Marilyn was right there, right in your face. You could really feel the pores on her skin. Some people when you photograph them, their skin becomes for lack of a better word, dead; there’s a flatness to it. There was never a flatness to Marilyn Monroe’s skin. It was alive. She was constantly alive. She could look anyway she wanted. She certainly had professional makeup people, but I saw her doing her own makeup many times.

I think there are probably some unedited Marilyn somewhere. As an example in the new book, there are at least thirty images that came from the shooting for Look Magazine. I’m not exaggerating, until last year I had never looked at that shooting since the day the film was sent into Look magazine and Marilyn approved the contact sheets. They went into the Look Library, I owned the copyright. Look ran one picture of mine, some with Bob Vose, some with Guy Villet and John Bryson, who was a God to me. I just never looked at it. Now I look at it and I come up with this image, the first picture I ever shot of her. This picture was never published; it’s on the cover of the Talese book. It comes from a contact sheet she killed all except the one frame…Over fifty-two years I never looked at this contact sheet.

In those days, if you sold a picture for a cover for a thousand dollars, that was a lot of money; so a spread for Life Magazinefor six or seven thousand dollars, that’s a lot of money. The American Society of Magazine Photographers day rate was $100. a day in those days, so when we did like $80,000. worth of sales off basically one days shooting, next to David Douglas Duncan’s pictures of Picasso, probably the highest amount generated from one days worth of shooting. If you have exclusivity, you’re able to control the market.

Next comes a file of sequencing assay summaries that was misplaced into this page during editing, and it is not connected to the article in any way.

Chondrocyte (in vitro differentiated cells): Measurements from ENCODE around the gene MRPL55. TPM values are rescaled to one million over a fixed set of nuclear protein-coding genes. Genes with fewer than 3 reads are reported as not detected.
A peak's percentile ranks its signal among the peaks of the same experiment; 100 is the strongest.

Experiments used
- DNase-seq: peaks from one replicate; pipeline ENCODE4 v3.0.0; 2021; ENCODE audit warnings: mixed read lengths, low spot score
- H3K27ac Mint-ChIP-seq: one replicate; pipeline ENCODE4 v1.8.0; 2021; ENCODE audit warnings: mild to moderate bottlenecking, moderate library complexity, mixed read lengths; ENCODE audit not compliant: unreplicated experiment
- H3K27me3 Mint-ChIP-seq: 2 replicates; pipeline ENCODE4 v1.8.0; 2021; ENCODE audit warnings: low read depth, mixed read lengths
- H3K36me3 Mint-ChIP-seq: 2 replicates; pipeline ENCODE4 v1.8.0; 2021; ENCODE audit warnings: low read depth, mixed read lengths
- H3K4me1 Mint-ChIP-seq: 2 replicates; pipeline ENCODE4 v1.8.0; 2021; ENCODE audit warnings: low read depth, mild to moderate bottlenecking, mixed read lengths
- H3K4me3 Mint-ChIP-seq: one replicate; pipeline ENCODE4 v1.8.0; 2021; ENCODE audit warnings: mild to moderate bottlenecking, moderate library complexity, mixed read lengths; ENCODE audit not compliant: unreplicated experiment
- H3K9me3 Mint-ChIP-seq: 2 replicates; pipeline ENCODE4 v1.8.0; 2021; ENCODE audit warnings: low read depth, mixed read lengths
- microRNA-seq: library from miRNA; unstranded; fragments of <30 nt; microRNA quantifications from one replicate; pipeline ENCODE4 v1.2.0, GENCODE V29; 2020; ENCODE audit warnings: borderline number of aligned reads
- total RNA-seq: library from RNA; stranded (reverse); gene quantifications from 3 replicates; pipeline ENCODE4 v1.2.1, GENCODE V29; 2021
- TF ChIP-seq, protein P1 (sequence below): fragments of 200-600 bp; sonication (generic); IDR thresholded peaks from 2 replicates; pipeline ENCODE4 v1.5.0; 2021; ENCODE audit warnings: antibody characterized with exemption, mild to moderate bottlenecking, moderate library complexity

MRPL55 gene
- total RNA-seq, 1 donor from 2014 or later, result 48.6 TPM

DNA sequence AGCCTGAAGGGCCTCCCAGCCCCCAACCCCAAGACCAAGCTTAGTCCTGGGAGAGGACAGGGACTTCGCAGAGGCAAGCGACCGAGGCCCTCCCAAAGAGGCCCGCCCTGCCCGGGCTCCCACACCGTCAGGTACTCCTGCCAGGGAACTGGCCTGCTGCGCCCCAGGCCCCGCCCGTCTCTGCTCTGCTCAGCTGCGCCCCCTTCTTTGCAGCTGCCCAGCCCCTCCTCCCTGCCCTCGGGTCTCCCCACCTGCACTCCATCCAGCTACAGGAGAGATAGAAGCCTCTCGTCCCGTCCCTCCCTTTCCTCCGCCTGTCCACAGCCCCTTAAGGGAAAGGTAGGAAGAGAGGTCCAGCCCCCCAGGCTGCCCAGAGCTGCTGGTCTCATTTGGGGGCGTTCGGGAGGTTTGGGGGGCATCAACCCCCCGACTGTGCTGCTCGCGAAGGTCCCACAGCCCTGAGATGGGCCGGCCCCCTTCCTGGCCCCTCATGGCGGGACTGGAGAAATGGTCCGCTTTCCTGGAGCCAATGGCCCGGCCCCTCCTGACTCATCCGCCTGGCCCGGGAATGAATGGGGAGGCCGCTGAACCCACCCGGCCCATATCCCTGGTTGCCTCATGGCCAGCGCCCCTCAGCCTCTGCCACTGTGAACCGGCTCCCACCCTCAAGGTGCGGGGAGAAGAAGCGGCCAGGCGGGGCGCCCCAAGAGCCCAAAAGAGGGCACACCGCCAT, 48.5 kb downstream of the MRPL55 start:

I never even looked at the Marilyn pictures as anything artistic. I remember the thing that really blew me away, I had this image I took of Buster Keaton and one day I walked into Sammy Davis, Jr.’s home and there it was framed on the wall in his den. I just looked at it on the wall like a piece of art. It was the first time I ever realized that my pictures were something more than just that.”

Norman Mailer and The Girl Upstairs

This New York author’s infatuation with Marilyn is the stuff of legend, but according to a new documentary, Norman Mailer: The American, the feeling wasn’t mutual:

“Mailer tells a revealing story about how he almost met Marilyn Monroe, the subject of his fawning, conspiracy-mongering 1973 book, ‘Marilyn.’ In that coffee-table tome, Mailer takes some nasty swipes at fellow Brooklyn-Jewish boy Arthur Miller (who wrote ‘Death of a Salesman’ in the same apartment building where Mailer, in the upper floors, was writing ‘The Naked and the Dead.’)

Miller invited Mailer and Adele (Morales, his then-wife) to his Connecticut home at a time when the playwright and the movie star were married. Mailer showed up with every intention of stealing Monroe away, only to be told that she was out of town. Dirty trick.

Mailer found out later that Monroe, afraid of meeting him, had been hiding upstairs the whole time. At least that’s his version. Sounds like everybody involved dodged a bullet.” Bloomberg

 

Mailer’s Marilyn Reissued

Norman Mailer’s 1973 book, Marilyn, will be reissued by Virgin Books as a paperback and e-book on July 19, reports The Bookseller. Serial rights have also been sold, though it’s not clear whether this new edition will be illustrated.

Mailer’s Marilyn is currently available via Kindle for £3.18 (see cover image above.) And Taschen’s deluxe 2011 book, Marilyn Monroe, with text by Mailer and photos by Bert Stern, is also being republished – albeit in a more affordable trade format – this July.

‘Blondes’ in Boston

The new, digitally-restored print of Gentlemen Prefer Blondes will be screened at Arts Emerson in Boston on May 4-6, as part of their ‘Gotta Dance: The American Film Musical 1929-1953.’

“Never again in her career will Monroe look so sexually perfect, no never. Her physical coordination is never more vigorous and athletically quick; she dances with all the grace she is ever going to need, all the grace and all the pizzazz — she is a musical comedy star with panache! … She must be the first embodiment of Camp, for Gentlemen Prefer Blondes is a perfect film in the way early Connery-James Bond films were perfect…The first film which enables us to speak of her as a great comedian.” – Norman Mailer